The discovery meant that the team could shrink the receive antenna by a factor of ten as well, to a scale that makes wireless implantable devices feasible. At that the optimal frequency, a millimeter-radius coil is capable of harvesting more than 50 microwatts of power, well in excess of the needs of a recently demonstrated eight-microwatt pacemaker.
With the dimensional challenges solved, the team found themselves bound in by other engineering constraints. First, electronic medical devices must meet stringent health standards established by the IEEE, particularly with regard to tissue heating. Second, the team found that receive and transmit antennas had to be optimally oriented to achieve maximum efficiency. Differences in alignment of just a few degrees could produce troubling drops in power.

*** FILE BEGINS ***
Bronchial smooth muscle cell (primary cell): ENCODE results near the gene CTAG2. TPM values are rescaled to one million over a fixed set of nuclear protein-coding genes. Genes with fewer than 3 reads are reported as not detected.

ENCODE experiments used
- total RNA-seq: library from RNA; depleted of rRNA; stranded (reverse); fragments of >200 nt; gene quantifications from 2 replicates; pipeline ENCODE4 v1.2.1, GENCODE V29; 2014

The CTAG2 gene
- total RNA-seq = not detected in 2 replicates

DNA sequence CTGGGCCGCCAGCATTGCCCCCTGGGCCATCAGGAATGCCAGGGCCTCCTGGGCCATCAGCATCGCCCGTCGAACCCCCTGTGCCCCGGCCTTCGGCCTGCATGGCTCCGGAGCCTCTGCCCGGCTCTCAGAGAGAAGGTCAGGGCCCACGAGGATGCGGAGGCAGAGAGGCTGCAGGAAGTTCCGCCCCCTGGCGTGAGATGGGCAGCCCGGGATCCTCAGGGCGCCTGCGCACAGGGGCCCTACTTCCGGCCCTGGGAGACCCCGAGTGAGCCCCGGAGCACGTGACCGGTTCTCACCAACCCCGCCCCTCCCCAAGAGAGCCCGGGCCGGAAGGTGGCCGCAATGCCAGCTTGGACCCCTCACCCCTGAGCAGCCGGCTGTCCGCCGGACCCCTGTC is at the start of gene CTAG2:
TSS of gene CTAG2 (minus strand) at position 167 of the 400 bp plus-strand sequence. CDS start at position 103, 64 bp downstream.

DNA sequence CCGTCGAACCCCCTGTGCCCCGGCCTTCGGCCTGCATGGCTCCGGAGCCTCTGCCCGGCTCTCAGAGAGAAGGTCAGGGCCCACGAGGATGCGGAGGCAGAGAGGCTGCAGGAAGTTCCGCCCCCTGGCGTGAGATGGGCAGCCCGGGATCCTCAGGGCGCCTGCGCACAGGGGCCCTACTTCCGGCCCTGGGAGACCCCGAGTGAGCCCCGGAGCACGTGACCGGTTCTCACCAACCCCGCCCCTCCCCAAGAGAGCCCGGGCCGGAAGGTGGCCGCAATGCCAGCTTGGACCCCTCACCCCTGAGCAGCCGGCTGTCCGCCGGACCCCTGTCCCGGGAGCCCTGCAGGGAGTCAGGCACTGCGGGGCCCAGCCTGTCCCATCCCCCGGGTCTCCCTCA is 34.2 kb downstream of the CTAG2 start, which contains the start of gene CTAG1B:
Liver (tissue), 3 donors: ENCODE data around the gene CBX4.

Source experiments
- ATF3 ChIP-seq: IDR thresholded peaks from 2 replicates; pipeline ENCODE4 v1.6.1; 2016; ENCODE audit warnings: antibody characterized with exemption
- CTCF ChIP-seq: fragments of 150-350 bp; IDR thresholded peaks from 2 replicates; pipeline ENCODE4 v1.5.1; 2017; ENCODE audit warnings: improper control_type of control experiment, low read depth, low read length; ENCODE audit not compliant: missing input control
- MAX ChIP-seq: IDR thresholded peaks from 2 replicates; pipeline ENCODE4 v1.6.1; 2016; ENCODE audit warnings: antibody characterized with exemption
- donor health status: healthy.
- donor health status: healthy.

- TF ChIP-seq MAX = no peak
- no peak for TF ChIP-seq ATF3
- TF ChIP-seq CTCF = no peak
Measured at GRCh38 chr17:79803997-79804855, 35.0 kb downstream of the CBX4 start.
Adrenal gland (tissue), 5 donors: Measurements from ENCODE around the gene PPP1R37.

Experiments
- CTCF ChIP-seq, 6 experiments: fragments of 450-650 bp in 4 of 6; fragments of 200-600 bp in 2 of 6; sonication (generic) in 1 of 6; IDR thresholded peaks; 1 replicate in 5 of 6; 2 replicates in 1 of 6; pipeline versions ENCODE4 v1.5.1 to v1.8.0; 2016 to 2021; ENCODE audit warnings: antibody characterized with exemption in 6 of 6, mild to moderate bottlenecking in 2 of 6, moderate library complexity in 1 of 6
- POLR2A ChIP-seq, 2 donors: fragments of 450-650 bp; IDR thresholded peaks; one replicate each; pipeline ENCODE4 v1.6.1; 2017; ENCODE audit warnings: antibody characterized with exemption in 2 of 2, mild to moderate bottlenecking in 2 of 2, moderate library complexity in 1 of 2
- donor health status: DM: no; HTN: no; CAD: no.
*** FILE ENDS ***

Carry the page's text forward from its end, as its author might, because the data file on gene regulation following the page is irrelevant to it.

"This can't happen medical devices," said Poon. "As the human heart and body are in constant motion, solving this issue was critical to the success of our research."
The team responded by designing an innovative slotted transmit antenna structure. It resembles a swastika, but delivers consistent power efficiency regardless of orientation of the two antennas.
The new design serves additionally to focus the radio waves precisely at the point inside the body where the implanted device rests on the surface of the heart, increasing the electric field where it is needed most, but canceling it elsewhere. This helps reduce overall tissue heating to levels well within the IEEE standards. Poon has applied for a patent for the antenna structure.
|Contact: Andrew Myers|
Stanford School of Engineering